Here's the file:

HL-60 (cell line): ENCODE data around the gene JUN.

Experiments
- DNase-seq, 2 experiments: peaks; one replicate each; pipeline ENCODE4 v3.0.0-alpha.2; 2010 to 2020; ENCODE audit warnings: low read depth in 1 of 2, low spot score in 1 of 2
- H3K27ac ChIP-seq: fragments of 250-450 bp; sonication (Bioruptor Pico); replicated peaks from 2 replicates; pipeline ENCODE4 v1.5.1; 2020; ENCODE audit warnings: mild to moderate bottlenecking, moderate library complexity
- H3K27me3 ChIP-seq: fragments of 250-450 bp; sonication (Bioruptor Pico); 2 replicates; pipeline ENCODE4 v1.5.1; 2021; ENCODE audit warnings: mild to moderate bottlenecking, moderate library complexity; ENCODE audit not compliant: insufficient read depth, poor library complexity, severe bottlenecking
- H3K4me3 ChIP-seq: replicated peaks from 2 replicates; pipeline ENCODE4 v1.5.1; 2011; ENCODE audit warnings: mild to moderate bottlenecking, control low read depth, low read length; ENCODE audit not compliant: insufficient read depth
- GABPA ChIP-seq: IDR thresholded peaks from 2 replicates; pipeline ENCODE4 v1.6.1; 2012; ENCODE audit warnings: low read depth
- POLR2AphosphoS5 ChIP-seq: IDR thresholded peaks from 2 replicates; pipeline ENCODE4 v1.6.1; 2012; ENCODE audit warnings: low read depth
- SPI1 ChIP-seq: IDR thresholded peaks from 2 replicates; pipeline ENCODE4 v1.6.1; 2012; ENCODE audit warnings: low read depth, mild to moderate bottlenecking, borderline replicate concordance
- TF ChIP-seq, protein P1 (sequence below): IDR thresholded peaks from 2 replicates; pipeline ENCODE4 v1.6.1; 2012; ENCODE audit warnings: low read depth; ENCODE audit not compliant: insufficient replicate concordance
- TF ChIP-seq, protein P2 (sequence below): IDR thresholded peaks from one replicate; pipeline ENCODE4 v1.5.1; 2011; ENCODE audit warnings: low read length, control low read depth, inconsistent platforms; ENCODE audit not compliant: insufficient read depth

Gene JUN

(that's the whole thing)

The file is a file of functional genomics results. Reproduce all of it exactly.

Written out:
HL-60 (cell line): ENCODE data around the gene JUN.

Experiments
- DNase-seq, 2 experiments: peaks; one replicate each; pipeline ENCODE4 v3.0.0-alpha.2; 2010 to 2020; ENCODE audit warnings: low read depth in 1 of 2, low spot score in 1 of 2
- H3K27ac ChIP-seq: fragments of 250-450 bp; sonication (Bioruptor Pico); replicated peaks from 2 replicates; pipeline ENCODE4 v1.5.1; 2020; ENCODE audit warnings: mild to moderate bottlenecking, moderate library complexity
- H3K27me3 ChIP-seq: fragments of 250-450 bp; sonication (Bioruptor Pico); 2 replicates; pipeline ENCODE4 v1.5.1; 2021; ENCODE audit warnings: mild to moderate bottlenecking, moderate library complexity; ENCODE audit not compliant: insufficient read depth, poor library complexity, severe bottlenecking
- H3K4me3 ChIP-seq: replicated peaks from 2 replicates; pipeline ENCODE4 v1.5.1; 2011; ENCODE audit warnings: mild to moderate bottlenecking, control low read depth, low read length; ENCODE audit not compliant: insufficient read depth
- GABPA ChIP-seq: IDR thresholded peaks from 2 replicates; pipeline ENCODE4 v1.6.1; 2012; ENCODE audit warnings: low read depth
- POLR2AphosphoS5 ChIP-seq: IDR thresholded peaks from 2 replicates; pipeline ENCODE4 v1.6.1; 2012; ENCODE audit warnings: low read depth
- SPI1 ChIP-seq: IDR thresholded peaks from 2 replicates; pipeline ENCODE4 v1.6.1; 2012; ENCODE audit warnings: low read depth, mild to moderate bottlenecking, borderline replicate concordance
- TF ChIP-seq, protein P1 (sequence below): IDR thresholded peaks from 2 replicates; pipeline ENCODE4 v1.6.1; 2012; ENCODE audit warnings: low read depth; ENCODE audit not compliant: insufficient replicate concordance
- TF ChIP-seq, protein P2 (sequence below): IDR thresholded peaks from one replicate; pipeline ENCODE4 v1.5.1; 2011; ENCODE audit warnings: low read length, control low read depth, inconsistent platforms; ENCODE audit not compliant: insufficient read depth

Gene JUN